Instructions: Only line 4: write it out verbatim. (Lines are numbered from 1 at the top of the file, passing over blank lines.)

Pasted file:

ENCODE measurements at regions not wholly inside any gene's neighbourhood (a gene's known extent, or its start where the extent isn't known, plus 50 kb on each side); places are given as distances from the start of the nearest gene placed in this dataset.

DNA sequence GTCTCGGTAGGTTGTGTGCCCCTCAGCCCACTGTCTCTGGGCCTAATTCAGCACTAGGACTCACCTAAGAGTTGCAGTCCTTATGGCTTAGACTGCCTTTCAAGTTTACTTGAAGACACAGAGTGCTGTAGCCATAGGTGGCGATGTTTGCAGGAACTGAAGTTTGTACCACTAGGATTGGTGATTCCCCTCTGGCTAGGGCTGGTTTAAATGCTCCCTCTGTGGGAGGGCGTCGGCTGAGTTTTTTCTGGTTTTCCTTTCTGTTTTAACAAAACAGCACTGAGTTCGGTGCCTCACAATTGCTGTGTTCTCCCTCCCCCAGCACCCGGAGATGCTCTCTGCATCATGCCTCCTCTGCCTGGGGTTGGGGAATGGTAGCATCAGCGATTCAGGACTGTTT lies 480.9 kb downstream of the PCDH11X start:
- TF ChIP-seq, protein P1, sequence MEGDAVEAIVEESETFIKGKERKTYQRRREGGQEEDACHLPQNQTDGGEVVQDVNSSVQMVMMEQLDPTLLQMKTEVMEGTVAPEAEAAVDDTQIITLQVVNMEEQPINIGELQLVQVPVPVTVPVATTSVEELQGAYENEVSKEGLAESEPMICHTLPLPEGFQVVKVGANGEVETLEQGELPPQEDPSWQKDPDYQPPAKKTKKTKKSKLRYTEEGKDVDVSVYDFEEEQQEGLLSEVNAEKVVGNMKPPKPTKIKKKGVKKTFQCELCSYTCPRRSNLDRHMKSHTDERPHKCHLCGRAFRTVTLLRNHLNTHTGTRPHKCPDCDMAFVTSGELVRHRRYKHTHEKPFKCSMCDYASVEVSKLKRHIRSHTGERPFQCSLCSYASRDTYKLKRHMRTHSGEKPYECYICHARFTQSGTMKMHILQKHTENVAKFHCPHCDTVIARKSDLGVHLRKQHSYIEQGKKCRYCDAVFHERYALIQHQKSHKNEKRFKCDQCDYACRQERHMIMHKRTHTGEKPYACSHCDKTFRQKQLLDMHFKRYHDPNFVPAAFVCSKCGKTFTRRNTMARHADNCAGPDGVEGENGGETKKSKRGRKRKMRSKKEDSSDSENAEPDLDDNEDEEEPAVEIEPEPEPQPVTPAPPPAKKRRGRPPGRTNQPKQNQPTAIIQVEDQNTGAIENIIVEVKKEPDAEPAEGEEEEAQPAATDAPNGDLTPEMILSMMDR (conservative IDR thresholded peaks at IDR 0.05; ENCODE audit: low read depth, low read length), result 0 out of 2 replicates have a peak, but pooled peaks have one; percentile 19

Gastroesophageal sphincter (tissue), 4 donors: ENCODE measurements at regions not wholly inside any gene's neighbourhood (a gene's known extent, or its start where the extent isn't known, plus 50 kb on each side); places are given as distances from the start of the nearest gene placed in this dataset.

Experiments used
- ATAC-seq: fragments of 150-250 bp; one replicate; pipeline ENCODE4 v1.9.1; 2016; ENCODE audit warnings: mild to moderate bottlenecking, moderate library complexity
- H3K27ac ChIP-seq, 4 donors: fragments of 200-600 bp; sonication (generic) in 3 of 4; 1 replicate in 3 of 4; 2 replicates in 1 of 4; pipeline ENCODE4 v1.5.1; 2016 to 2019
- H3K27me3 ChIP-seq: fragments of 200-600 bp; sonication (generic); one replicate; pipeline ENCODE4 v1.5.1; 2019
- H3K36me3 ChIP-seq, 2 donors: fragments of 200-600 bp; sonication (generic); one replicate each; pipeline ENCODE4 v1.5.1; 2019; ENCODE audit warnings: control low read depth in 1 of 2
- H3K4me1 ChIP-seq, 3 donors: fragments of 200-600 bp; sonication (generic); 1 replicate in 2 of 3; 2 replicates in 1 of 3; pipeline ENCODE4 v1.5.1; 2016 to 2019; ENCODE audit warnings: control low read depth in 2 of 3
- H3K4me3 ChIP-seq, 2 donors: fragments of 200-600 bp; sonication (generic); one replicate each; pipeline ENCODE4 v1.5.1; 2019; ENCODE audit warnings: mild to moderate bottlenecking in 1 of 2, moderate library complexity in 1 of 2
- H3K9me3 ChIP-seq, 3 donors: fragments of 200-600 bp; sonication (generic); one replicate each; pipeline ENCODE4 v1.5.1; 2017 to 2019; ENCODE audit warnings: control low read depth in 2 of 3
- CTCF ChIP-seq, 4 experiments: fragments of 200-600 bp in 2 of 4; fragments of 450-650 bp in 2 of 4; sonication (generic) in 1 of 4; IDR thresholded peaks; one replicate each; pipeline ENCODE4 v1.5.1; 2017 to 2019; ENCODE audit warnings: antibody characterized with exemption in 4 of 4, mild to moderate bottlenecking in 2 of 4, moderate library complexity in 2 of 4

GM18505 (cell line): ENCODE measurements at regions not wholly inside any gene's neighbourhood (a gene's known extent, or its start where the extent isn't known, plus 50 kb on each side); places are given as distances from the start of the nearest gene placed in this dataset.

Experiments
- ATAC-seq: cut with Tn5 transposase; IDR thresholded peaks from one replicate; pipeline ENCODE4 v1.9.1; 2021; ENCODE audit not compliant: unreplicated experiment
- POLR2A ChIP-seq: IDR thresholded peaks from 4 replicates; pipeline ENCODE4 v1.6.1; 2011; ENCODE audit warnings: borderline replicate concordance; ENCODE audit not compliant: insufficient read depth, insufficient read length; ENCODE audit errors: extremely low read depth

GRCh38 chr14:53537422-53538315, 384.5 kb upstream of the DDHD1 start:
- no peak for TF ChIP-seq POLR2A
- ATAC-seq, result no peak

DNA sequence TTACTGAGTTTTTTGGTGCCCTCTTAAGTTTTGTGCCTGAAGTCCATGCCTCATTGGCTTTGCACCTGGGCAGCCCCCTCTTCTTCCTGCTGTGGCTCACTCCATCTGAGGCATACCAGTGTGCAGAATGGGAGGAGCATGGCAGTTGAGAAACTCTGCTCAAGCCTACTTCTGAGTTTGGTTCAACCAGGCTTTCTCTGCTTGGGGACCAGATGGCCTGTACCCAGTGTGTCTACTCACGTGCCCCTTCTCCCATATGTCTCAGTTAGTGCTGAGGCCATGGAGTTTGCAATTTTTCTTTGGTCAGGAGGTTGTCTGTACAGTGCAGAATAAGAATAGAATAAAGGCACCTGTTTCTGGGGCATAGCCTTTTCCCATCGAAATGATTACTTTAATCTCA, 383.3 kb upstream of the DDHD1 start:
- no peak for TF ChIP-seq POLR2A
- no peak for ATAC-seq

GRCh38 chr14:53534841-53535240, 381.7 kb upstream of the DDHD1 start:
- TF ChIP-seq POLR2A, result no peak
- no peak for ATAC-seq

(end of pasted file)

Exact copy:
Gastroesophageal sphincter (tissue), 4 donors: ENCODE measurements at regions not wholly inside any gene's neighbourhood (a gene's known extent, or its start where the extent isn't known, plus 50 kb on each side); places are given as distances from the start of the nearest gene placed in this dataset.